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Amparito Roca by Jaime Texidor

[Tuesday 21st March 2017]

If, like me, you thought Amparito Roca (The Sheltered Cliff) might have a romantic history, I’m sorry to disabuse you.

Amparito Roca was composed in 1925 by Spanish musician and composer Jaime Teixidor (1884–1957) who named it after one of his piano students, then 12-year-old Amparito Roca (1905–1977).

It was first performed in September 1925 in the theater El Siglo in the town of Carlet where the composer lived at the time. It is a pasodoble and one of the better known pieces of Spanish music around the world.

Jaime (Jaume) Teixidor (or Texidor) was born in Barcelona, Spain, on April 16, 1884, and died in Baracaldo, Spain, on February 23, 1957. He was a Spanish musician, conductor, publisher, and composer.

After studying composition and conducting in Barcelona, he joined the army in 1906 as a musician, playing the saxophone. He became the director of the 68th “Africa” Regiment Band (Banda Música Del Regimiento 68) in the autonomous Spanish city of Melilla on the Moroccan coast. He retired from military service in 1920 after thirteen years with this band.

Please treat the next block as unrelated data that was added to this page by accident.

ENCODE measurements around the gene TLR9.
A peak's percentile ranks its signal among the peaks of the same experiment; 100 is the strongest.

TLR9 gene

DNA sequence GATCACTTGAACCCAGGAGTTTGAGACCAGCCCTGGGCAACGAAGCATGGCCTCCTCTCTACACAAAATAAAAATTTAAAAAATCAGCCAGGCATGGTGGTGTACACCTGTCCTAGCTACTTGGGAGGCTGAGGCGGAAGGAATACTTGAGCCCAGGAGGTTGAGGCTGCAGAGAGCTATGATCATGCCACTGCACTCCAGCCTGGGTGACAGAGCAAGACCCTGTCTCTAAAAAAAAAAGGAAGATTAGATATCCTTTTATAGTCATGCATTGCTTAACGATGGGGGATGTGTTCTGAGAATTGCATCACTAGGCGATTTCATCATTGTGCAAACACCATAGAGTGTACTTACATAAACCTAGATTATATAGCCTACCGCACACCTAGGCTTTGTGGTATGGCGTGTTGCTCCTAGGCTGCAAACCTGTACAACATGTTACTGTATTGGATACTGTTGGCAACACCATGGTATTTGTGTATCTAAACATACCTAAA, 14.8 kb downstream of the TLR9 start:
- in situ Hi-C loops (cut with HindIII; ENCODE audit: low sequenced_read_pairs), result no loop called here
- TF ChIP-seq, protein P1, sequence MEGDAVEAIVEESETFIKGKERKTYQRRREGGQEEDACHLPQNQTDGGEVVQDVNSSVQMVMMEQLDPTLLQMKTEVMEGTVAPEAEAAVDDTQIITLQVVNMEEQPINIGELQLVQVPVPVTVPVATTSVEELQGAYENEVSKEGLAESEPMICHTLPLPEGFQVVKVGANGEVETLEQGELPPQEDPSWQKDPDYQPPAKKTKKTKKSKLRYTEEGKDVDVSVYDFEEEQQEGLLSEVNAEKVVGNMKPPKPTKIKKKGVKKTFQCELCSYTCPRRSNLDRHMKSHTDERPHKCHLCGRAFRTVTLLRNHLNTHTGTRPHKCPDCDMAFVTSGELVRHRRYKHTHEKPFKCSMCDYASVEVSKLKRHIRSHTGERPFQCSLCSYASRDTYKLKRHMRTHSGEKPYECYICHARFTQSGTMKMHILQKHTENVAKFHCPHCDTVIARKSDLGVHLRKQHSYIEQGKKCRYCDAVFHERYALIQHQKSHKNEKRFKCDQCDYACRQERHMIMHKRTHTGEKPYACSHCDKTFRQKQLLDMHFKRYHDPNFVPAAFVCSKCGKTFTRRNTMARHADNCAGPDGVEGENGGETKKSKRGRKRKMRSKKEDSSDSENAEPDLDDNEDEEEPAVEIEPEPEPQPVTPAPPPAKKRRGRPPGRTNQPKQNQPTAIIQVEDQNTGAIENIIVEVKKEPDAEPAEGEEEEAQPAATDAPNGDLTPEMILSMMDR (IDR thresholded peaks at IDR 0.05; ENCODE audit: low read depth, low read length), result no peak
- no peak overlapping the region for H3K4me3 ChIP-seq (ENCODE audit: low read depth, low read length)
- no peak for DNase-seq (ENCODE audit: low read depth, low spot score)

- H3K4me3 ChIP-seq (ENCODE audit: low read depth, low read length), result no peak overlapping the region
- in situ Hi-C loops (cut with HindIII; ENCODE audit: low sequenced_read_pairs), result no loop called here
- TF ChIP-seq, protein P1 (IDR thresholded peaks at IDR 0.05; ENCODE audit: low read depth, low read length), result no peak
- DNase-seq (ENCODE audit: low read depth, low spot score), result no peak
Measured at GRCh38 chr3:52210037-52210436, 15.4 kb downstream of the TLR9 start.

In 1924, he directed the Banda de Musica Primitiva in Carlet and also taught piano and violin. He resided in Carlet for only a couple of years and then moved to Manises, Valencia, to lead the Banda del Círculo Instructivo Musical. In 1928, he won a competition to direct the municipal band of Baracaldo which he did until the end of his life. One source indicates he gave up the direction of the band for political reasons during the Spanish Civil War. In Baracaldo, he also set up a music publishing firm, which published his own compositions and also the work of others.

He composed over 500 works. These include marches and pasodobles as well as boleros, foxtrots, jotas, sambas, tangos, schottisches, and waltzes for band.

And just look what instrument he played!

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LCB at St Botolph's Church, Shepshed
LCB at St Botolph's Church, Shepshed